For Zahra, working in ovarian cancer research is more than just a job. Here she talks about research breakthroughs, the importance of funding, and the driving force behind her mission to improve the outcomes for women living with ovarian cancer…
I lost my mum to ovarian cancer. It's devastating to watch somebody go through it. It's absolutely devastating. I think the fact that I was so involved in ovarian cancer research helped – even though it was quite hard to be on the ovarian cancer scene all the time.
Before she passed away, mum said to me, “I want you to make a difference.” Now I can feel her spurring me on, clapping her hands and telling me to hurry up and see if I can help anybody else in her situation.
My mum Farzaneh was going through ovarian cancer while I was researching DNA damage and response in ovarian cancer.
Like a lot of women with ovarian cancer, things started with bloating and back pain. This had been going on for a while, but she’d ignored it because she was 50 and put it down to menopause. After she was sent in for surgery, they very quickly diagnosed her with advanced ovarian cancer (stage IIIb).
Initially she responded very well to chemotherapy. When I fell pregnant she came to stay with me. A few weeks after I gave birth we found out that the ovarian cancer had come back. Mum had a brilliant surgeon and a fantastic medical oncologist who looked after her. When she was first diagnosed they gave her all the options that were available. She also had fantastic nurses and a great support system. What was lacking was the treatment once she'd relapsed. She became allergic to the platinum chemotherapy that they were giving her, and once she became resistant to the other drugs, she had no other choices. She deteriorated quite quickly after that.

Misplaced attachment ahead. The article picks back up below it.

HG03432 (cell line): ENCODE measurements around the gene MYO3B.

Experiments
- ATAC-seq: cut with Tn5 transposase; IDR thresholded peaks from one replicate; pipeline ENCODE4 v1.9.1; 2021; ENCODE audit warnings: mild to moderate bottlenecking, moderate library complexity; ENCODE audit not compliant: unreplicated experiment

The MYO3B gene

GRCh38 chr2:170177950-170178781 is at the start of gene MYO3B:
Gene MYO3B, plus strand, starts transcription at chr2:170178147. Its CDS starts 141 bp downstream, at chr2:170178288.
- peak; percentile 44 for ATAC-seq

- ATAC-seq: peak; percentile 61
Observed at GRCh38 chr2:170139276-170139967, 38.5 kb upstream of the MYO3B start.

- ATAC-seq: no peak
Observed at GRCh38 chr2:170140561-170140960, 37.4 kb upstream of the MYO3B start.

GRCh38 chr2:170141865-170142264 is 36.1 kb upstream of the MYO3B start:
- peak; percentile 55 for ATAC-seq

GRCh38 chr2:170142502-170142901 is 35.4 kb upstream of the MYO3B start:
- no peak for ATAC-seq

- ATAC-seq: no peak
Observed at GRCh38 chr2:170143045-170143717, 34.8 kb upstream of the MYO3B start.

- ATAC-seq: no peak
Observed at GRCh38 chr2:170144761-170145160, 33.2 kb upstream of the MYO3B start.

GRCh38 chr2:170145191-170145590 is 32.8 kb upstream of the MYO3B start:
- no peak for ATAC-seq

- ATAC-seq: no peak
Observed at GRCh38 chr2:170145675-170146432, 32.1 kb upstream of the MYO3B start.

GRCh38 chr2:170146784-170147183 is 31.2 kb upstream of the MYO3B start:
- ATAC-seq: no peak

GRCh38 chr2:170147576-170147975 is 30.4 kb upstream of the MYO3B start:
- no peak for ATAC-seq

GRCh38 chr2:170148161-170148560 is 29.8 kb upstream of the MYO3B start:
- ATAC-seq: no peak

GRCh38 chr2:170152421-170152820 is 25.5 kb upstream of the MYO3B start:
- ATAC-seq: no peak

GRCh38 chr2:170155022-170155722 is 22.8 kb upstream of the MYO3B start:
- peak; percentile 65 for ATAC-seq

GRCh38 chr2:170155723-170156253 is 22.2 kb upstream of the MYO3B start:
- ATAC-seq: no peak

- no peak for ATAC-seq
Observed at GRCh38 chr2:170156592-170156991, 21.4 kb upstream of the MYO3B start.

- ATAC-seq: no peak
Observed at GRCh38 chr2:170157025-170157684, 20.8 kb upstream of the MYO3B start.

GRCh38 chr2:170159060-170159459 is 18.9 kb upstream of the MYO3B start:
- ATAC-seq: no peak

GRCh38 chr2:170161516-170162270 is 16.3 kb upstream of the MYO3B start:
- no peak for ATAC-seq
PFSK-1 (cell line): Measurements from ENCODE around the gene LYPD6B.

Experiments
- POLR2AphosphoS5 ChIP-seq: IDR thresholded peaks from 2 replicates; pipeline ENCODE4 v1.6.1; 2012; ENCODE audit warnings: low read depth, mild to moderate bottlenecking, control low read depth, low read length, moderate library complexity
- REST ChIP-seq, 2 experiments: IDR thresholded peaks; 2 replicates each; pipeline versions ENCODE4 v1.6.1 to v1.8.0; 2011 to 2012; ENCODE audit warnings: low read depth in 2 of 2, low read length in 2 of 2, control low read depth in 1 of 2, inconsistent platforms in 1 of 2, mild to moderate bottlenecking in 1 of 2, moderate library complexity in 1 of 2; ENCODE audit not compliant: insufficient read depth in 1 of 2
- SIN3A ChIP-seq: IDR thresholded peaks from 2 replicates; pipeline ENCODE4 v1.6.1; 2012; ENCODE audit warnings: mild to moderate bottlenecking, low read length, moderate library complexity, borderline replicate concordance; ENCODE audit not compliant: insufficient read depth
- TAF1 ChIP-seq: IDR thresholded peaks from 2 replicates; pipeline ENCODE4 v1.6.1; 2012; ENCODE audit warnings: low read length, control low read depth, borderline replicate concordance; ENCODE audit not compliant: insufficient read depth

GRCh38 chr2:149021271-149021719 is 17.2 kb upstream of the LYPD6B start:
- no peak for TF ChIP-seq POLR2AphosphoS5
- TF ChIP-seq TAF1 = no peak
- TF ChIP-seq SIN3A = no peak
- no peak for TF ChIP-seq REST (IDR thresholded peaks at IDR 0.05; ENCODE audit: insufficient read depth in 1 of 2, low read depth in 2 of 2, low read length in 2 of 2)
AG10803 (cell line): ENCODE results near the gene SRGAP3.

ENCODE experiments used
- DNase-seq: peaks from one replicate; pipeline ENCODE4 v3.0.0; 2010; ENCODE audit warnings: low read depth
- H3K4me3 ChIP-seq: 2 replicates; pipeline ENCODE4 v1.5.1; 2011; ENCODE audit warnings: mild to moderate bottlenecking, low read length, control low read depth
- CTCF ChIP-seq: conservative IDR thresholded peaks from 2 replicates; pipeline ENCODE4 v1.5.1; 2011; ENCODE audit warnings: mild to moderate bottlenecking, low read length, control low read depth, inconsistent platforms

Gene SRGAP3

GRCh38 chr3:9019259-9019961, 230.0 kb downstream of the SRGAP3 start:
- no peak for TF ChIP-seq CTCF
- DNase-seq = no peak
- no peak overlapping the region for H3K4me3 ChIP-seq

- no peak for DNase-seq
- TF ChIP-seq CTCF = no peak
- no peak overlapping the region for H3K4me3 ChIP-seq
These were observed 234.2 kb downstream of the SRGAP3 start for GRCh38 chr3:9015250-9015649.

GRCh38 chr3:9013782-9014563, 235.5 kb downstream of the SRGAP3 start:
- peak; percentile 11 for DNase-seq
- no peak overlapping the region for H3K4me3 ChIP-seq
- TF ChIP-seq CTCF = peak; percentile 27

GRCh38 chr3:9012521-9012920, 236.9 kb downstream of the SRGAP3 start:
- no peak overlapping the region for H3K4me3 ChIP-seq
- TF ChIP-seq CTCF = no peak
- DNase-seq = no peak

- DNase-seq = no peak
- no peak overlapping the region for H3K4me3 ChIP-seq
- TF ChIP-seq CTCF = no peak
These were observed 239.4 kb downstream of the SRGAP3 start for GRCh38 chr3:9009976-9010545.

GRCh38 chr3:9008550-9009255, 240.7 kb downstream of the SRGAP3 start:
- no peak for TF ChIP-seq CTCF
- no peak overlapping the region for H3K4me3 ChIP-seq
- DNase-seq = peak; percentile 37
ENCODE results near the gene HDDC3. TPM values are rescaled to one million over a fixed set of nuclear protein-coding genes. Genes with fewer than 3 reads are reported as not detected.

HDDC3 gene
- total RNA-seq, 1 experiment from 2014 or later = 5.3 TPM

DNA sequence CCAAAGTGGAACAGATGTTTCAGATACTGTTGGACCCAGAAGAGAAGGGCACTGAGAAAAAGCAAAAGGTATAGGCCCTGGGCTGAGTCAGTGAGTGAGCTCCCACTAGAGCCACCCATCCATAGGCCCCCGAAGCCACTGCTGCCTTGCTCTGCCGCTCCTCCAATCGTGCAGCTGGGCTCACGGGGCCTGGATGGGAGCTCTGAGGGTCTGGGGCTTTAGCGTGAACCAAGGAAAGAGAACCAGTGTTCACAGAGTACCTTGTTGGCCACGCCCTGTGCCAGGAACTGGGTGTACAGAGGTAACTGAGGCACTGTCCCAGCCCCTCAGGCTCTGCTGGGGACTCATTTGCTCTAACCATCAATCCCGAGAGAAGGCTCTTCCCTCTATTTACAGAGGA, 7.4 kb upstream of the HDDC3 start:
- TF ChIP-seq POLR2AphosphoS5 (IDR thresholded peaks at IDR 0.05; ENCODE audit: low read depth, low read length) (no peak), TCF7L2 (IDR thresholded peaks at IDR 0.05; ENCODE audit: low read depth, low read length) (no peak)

I think that my mum being diagnosed with cancer kind of interlinked with my research. I couldn’t separate the two because I was working on the same thing that she was diagnosed with. Throughout her diagnosis and treatment, her relapse and then finally her death, I was hopeful because of the research that I was doing. It made feel like I was supporting her emotionally, whilst keeping the hope alive through finding some form of new treatment or early diagnostic test.
Cancers like ovarian cancer, which are often diagnosed at a later stage, are the ones that we need to be funding more. Cutting funding doesn't directly affect the person who has cancer, but it is going to affect families and generations to come. We have to be thinking about our children and our children's children. The more we can raise, and the less we cut funding, the more of an investment we make in our children's futures.
Finding new treatments
After mum died, I became an advocate for personalised medicine and screening tests for early diagnosis. I think having personalised therapy – finding drugs and treatments that are specific to the person and the type of ovarian cancer they have – is so important. By doing that, we can making quality of life better in terms of the drugs we're using. I think that's key to ovarian cancer.
I think there is hope in ovarian cancer – through research and funding we've actually been able to prolong lives and improve the quality of life of women with ovarian cancer. If it wasn't for my mum's fantastic surgeon, or the amazing staff and drugs that were available, she wouldn't even have had the time that she had. In the end in my mum ran out of treatment options. I want to change that for other women. There's so much more room for improvement - that's the real hope. We need more investment in ovarian cancer research now.
Together, we can create a world where no one has to say goodbye too soon to someone they love because of ovarian cancer. It's time to .